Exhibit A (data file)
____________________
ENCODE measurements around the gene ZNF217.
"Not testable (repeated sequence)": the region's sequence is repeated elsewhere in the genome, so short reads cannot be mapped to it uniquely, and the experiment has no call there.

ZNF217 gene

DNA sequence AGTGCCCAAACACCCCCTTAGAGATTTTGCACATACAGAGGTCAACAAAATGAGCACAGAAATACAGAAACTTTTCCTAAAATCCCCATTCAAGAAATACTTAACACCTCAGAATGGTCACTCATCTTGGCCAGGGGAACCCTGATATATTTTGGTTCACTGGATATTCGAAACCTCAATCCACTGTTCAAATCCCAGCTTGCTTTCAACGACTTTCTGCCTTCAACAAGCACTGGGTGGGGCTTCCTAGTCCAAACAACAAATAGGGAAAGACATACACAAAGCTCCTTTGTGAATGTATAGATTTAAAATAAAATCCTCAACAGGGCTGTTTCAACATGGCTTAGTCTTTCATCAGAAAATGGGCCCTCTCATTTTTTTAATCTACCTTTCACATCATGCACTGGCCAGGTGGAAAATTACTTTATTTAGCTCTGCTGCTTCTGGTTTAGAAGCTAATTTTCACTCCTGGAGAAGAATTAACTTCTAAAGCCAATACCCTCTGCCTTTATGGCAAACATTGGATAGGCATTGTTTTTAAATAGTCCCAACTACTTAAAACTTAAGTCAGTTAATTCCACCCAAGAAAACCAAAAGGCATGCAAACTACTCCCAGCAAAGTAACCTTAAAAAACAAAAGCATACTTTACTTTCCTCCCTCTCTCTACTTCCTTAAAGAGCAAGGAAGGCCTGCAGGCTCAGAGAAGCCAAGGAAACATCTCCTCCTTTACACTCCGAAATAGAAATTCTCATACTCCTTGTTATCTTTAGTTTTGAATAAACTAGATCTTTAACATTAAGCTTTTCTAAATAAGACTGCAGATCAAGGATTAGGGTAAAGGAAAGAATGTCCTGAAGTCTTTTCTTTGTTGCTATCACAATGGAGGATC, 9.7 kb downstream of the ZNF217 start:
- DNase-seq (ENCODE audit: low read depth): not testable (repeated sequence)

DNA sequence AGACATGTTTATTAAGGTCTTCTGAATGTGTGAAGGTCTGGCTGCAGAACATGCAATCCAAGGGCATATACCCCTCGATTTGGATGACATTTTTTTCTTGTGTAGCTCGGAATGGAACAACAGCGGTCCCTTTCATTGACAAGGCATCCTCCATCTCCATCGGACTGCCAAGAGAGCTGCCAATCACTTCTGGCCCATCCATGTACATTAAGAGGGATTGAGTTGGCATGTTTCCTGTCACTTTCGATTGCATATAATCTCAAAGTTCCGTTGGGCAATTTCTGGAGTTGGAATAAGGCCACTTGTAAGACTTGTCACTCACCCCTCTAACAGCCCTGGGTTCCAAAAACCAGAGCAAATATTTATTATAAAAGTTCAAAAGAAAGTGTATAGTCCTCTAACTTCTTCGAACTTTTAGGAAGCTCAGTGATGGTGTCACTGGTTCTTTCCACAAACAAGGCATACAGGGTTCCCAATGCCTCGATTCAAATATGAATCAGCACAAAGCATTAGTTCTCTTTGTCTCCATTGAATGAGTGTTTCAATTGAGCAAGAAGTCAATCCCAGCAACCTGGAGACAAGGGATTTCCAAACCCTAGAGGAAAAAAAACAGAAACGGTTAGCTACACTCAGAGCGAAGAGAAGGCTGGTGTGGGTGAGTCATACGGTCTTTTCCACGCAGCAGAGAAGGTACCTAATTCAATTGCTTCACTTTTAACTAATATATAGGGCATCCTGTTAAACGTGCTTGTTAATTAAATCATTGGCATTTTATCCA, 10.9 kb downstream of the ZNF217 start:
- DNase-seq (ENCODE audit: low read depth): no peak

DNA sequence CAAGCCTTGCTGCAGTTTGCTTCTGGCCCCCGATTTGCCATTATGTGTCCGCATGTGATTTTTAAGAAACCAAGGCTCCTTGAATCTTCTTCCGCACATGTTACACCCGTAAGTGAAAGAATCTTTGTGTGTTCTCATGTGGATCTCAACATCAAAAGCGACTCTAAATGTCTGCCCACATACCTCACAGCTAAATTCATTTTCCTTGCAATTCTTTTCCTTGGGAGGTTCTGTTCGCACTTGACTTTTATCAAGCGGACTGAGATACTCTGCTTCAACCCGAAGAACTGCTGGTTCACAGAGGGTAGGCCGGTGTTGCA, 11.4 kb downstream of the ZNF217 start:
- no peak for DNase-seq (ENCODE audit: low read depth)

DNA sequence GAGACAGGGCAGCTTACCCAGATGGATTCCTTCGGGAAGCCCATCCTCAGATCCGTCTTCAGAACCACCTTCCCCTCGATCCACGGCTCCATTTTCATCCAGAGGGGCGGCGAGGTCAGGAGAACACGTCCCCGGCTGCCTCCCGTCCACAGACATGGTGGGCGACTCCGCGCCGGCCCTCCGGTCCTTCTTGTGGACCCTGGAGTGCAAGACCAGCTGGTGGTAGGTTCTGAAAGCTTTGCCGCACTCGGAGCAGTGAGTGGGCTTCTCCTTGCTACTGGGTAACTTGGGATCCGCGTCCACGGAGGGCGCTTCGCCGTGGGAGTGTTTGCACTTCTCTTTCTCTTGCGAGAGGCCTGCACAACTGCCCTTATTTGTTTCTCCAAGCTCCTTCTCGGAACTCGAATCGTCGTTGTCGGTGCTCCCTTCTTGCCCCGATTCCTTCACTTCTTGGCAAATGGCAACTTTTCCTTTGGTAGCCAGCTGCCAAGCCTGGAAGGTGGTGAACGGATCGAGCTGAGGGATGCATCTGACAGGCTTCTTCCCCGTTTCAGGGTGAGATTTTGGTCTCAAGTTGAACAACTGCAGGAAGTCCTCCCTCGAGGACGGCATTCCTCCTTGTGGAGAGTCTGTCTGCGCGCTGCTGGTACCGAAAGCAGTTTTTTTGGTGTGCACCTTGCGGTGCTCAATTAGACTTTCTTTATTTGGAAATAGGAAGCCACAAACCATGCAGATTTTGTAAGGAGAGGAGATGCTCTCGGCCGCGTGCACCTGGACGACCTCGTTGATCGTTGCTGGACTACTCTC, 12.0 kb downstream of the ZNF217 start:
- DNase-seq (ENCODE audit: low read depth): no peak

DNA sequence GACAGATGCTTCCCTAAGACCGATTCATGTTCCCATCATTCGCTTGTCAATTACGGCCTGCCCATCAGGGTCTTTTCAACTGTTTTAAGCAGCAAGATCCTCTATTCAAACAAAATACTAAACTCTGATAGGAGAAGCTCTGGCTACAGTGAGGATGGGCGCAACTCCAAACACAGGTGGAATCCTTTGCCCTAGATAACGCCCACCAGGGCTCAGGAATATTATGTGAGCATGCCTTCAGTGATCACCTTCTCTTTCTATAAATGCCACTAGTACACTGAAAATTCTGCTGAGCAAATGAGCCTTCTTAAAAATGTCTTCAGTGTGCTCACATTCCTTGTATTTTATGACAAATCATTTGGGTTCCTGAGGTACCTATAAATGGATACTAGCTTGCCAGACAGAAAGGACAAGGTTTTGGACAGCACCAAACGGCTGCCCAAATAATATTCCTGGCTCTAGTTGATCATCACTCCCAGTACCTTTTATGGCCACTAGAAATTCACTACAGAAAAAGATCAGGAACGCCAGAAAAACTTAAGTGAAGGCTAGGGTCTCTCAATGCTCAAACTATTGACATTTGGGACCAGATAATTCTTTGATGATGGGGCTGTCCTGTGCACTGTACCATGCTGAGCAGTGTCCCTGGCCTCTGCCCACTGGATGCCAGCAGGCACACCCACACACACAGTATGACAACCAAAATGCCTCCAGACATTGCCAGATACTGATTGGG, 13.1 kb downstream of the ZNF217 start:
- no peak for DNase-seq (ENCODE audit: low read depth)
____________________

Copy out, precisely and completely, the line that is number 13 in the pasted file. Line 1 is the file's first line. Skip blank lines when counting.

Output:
- no peak for DNase-seq (ENCODE audit: low read depth)